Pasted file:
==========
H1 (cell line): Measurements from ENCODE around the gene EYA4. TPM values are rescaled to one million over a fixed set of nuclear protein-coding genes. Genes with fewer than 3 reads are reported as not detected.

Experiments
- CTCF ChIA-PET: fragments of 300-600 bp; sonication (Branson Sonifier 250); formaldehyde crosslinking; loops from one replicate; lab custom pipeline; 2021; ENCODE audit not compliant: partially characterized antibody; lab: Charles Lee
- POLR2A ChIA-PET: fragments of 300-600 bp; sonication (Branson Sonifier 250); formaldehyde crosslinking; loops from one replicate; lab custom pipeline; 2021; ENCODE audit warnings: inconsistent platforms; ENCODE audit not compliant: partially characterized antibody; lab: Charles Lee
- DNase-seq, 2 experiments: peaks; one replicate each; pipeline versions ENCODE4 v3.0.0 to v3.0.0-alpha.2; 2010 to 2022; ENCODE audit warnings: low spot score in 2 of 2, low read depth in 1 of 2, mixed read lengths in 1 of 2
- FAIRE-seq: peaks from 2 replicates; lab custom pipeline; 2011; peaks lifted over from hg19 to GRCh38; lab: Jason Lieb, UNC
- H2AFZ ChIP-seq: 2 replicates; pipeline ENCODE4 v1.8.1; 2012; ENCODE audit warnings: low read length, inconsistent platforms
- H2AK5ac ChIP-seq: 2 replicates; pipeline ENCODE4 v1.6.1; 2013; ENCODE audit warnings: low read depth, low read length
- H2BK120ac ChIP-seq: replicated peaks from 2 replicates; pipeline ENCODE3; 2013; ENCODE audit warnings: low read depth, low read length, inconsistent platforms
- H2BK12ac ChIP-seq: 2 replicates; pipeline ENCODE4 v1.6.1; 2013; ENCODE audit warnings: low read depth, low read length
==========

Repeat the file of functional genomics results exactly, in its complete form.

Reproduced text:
H1 (cell line): Measurements from ENCODE around the gene EYA4. TPM values are rescaled to one million over a fixed set of nuclear protein-coding genes. Genes with fewer than 3 reads are reported as not detected.

Experiments
- CTCF ChIA-PET: fragments of 300-600 bp; sonication (Branson Sonifier 250); formaldehyde crosslinking; loops from one replicate; lab custom pipeline; 2021; ENCODE audit not compliant: partially characterized antibody; lab: Charles Lee
- POLR2A ChIA-PET: fragments of 300-600 bp; sonication (Branson Sonifier 250); formaldehyde crosslinking; loops from one replicate; lab custom pipeline; 2021; ENCODE audit warnings: inconsistent platforms; ENCODE audit not compliant: partially characterized antibody; lab: Charles Lee
- DNase-seq, 2 experiments: peaks; one replicate each; pipeline versions ENCODE4 v3.0.0 to v3.0.0-alpha.2; 2010 to 2022; ENCODE audit warnings: low spot score in 2 of 2, low read depth in 1 of 2, mixed read lengths in 1 of 2
- FAIRE-seq: peaks from 2 replicates; lab custom pipeline; 2011; peaks lifted over from hg19 to GRCh38; lab: Jason Lieb, UNC
- H2AFZ ChIP-seq: 2 replicates; pipeline ENCODE4 v1.8.1; 2012; ENCODE audit warnings: low read length, inconsistent platforms
- H2AK5ac ChIP-seq: 2 replicates; pipeline ENCODE4 v1.6.1; 2013; ENCODE audit warnings: low read depth, low read length
- H2BK120ac ChIP-seq: replicated peaks from 2 replicates; pipeline ENCODE3; 2013; ENCODE audit warnings: low read depth, low read length, inconsistent platforms
- H2BK12ac ChIP-seq: 2 replicates; pipeline ENCODE4 v1.6.1; 2013; ENCODE audit warnings: low read depth, low read length